In conclusion: Will should never be allowed to give directions, until such time as he becomes a withered old man in a gas station by some lonely highway. Then he can direct lost, shiny-haired young motorists to the creepy abandoned cabin a few miles down the way. If they never find it, he will have spared them a grisly fate at the hands of homicidal woodsmen/werewolves/the butler.

... It makes sense to me.

Backstage Pass with Rep. Strama

Posted by intrepid_intern on 2006.07.08 at 15:13
(by Tom Peterson)

1 July 2006

I woke up early on a Saturday to meet up with Representative Mark Strama at the Parkcrest Neighborhood Parade in Pflugerville.  Families lined the street to watch neighbors waving the American Flag, children riding their decorated bikes, and a fire engine from Pflugerville F.D.  The parade was small, but the sprit in which it was held made it seem to fill the neighborhood.  The parade ended in a cul-de-sac where the neighborhood gathered to enjoy ice cream, sodas, and each other’s company.  I couldn’t help but think that more neighborhoods should participate in functions like the parade.  It reminded me of times growing up in a small, dusty, West Texas town, when neighbors took the time to know each other and their children.  It seems like the times are moving faster, and we are growing as individuals but apart from the community. 

We left the parade and stopped by a coffee shop in downtown Pflugerville to visit with the Northeast Travis County Democrats (NETCo Dems) and their President Linda Pemberton.  NETCo Dems were discussing the recent Supreme Court ruling on redistricting and its potential effects on the state.  I had the chance to plug our Campaign Academy fundraiser to the group and stir interest in the event. NETCo Dems are also planning a project to send shoeboxes with supplies to troops currently deployed to Iraq and asked me what I liked when I was there.  I gave them a good start on some of the essentials for a good care package.  I know that no matter what the content of the box is, the troops will appreciate the support from the home front.  I commend the NETCo Dems on their project to support our men and women who are sacrificing so we can enjoy our 4th of July celebrations. 

Read more...Collapse )

You Can't Catch Him Ridin' Dirty

Posted by intrepid_intern on 2006.07.05 at 17:04
Ladies and gentlemen, please proceed to put your hands in the air like you just don't care for the Honorable Precinct Chair-elect Jay Kahlon.

Yes, that's right: Our very own Jay (known hereafter as "the Honorable Jay," the better to start off his hip-hop career) has made his first foray into elected office, beating out even Jim and Sean. In October of this year, God willing, he will be elected to the post of Precinct Chair for precinct #335 by Travis County Democratic Party members.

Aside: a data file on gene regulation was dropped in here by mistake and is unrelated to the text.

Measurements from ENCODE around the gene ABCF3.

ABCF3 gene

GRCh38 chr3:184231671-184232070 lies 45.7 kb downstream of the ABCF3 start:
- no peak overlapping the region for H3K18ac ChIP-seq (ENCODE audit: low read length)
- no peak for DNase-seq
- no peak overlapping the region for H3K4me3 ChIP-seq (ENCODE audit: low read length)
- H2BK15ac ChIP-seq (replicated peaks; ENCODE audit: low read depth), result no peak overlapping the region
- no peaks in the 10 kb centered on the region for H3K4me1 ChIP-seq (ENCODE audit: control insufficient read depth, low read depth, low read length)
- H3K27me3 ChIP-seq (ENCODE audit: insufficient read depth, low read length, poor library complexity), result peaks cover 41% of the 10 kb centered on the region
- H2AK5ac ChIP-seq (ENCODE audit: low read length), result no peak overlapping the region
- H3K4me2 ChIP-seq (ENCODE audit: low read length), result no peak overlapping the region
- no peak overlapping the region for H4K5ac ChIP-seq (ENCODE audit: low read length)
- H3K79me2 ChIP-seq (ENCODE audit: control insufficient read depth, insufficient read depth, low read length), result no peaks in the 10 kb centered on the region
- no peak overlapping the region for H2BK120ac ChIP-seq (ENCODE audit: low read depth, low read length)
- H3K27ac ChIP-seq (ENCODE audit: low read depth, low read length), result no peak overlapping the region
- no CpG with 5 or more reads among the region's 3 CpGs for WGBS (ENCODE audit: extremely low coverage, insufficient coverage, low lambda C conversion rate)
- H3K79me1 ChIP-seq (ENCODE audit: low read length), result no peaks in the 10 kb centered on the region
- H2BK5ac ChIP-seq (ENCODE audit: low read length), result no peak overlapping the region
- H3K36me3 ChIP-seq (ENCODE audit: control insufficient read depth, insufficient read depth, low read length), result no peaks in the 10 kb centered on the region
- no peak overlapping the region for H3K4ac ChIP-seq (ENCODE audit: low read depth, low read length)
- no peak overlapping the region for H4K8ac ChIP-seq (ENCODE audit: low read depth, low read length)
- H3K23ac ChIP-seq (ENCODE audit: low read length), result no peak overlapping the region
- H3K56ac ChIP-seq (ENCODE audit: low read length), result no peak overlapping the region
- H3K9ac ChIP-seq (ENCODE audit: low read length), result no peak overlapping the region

I personally feel that despite his tender years, the Honorable Jay will make a glorious precinct chair. For one thing, he really knows how to rap with the people-- literally. Many's the time he's regaled our carful of interns with his fast rhymes and ability to drop it like it's hot. I feel that these are valuable skills to bring into office, and am confident that the Honorable Jay's personal morals will guide him well as he ventures into politics.

As the Honorable Jay might say himself:

They see me rollin'
They hatin'
They patrolling they tryin' to catch me ridin' dirty
They tryin' to catch me ridin' dirty
They tryin' to catch me ridin' dirty
They tryin' to catch me ridin' dirty ...

Late but not too late

Posted by intrepid_intern on 2006.07.04 at 21:34

When my friend Dave left for his junior year abroad in Ecuador, he was just like the rest of us. He had a car, even at school where it was totally unnecessary, and drove around to kill time. He left lights on when he left the room for five minutes, returning only three hours later after distracting himself from homework by stopping by all of his friends’ rooms. He used as many dishes as he wanted to every time he went to a dining hall. It’s not like anyone actually had to do work to clean the dishes: they just went into the dish cleaning place and somehow, Harry Potter-style, appeared in the dish rack all sparkly clean.

He came back a changed man.Collapse )

For more information and other environmentally friendly ideas, please visit the film’s site: www.climatecrisis.com.

TCYD in the ATX

Posted by atxdem on 2006.07.02 at 23:02
Current Location: home sweet home
Current Mood: accomplished
Current Music: relaxing music
Well, after a full weekend of relaxation, contemplation, and... ok, maybe I can't think of another "-tion" word, I have this to say about our fellow Democrats in North Texas: righteous.

You may wonder to yourself, "Hey Sean, what was TCYD doing in Austin?" Well, here's the deal: The Tarrant County Young Democrats have decided to start thier own Campaign Academy modeled after ours. In an effort to see how the pros do it, ten of the twenty youngs lads and lasses made the pilgrimage to our fair city. Allow me to give you a day-by-day synopsis of the visit... don't worry, you won't have to sit there that long, they were only here a day and a half.